By Mark Scantlebury
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Direct Action

This article is over 19 years, 0 months old
Having read Lindsey German's article 'Moving On Up' (November SR) I feel I must defend direct action and those who choose to engage in it.
Issue 270

Granted, collective action is vital if we are to build a truly mass movement, and the Stop the War Coalition is a shining example of what can be achieved by this means. However, direct action can be equally effective in raising the consciousness of those to whom we need to appeal. Also, on a practical level, direct action by small groups can be quicker to enact and far easier to arrange.

Direct action has many purposes. It forces issues onto the public agenda when conventional lobbying has been ignored, it provokes thought and stimulates debate, thereby raising consciousness in the local area, and is far more than mere ‘elitism’ or just an ego boost for those involved.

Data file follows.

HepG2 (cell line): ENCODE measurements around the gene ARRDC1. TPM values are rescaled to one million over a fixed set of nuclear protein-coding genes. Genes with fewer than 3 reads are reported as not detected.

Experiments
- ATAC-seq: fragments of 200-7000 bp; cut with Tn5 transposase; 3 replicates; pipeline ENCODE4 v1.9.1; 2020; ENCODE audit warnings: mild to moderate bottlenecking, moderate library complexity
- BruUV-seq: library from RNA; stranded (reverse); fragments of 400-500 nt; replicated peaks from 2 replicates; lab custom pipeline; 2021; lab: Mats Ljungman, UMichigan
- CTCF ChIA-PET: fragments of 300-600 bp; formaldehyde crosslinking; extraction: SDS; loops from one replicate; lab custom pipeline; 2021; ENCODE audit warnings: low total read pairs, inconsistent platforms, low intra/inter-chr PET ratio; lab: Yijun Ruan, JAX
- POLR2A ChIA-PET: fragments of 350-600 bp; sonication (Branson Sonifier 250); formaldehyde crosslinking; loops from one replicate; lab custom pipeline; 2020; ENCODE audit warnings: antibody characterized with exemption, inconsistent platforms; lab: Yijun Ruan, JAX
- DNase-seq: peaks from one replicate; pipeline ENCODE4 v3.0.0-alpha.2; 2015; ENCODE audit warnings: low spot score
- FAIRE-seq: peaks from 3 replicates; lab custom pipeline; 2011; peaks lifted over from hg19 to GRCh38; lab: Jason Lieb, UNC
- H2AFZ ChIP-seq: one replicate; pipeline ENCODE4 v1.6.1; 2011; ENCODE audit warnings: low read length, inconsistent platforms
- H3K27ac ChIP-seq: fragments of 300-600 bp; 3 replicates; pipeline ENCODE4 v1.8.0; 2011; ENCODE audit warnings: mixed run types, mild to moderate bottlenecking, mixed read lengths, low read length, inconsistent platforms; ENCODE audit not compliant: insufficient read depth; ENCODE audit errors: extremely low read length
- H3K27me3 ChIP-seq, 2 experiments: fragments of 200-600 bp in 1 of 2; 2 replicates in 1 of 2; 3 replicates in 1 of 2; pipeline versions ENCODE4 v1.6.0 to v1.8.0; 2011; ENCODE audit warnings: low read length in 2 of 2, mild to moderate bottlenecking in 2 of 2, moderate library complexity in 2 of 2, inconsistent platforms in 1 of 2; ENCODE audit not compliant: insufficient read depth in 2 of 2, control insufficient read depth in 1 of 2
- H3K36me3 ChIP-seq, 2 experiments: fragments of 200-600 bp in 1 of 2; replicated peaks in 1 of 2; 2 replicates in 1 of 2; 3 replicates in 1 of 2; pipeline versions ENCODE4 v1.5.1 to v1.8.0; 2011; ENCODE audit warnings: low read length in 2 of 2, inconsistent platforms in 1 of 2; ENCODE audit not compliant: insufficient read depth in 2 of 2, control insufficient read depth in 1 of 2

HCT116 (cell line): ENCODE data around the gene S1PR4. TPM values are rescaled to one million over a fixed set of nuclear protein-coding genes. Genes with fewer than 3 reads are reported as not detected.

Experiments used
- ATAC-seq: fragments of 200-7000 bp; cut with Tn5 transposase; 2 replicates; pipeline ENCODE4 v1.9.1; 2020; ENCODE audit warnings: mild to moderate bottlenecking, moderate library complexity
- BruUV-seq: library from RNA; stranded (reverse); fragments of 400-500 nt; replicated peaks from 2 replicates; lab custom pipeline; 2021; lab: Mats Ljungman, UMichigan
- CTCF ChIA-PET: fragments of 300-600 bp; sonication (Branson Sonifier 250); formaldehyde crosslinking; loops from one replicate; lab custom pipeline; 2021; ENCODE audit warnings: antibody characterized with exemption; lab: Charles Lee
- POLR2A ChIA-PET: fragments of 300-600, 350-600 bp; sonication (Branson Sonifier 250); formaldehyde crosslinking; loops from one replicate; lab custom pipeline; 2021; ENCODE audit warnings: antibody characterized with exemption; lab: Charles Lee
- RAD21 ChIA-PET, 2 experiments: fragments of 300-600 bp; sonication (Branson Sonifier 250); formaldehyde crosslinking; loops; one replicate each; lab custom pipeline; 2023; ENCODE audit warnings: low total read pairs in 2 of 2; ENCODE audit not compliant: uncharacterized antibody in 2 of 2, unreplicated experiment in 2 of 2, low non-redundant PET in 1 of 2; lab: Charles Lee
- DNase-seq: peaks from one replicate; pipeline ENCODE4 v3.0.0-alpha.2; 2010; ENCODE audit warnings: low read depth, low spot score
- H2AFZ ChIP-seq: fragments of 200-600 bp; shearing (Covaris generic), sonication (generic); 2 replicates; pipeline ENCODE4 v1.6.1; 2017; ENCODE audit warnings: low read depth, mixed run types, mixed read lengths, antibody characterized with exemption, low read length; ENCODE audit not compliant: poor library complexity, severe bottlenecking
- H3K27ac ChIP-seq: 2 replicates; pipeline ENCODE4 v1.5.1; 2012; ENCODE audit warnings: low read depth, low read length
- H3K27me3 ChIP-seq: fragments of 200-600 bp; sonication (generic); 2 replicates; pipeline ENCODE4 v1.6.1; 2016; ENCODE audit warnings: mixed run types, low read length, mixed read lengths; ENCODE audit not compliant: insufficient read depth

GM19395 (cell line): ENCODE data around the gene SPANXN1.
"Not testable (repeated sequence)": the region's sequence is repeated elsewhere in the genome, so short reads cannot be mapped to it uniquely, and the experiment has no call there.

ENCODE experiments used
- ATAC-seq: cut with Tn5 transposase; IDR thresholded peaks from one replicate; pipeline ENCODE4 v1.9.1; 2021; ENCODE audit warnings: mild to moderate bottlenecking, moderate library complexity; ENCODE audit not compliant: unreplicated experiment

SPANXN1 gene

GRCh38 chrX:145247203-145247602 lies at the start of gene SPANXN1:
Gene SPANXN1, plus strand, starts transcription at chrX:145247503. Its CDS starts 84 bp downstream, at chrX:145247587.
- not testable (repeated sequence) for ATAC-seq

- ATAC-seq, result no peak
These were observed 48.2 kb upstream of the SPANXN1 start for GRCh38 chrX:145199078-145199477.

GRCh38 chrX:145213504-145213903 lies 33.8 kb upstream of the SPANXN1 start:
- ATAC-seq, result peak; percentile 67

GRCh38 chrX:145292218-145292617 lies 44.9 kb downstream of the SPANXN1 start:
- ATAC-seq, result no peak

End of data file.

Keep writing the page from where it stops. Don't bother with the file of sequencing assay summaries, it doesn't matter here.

Mass movements and direct action groups can work and have worked together sucessfully at a local level. The anti-Trident actions at Devonport Dockyard are proof of this. In order to advance our movement we must learn to work with our comrades in non-socialist circles, celebrating our differences instead of becoming divided by them.

Mark Scantlebury
Plymouth

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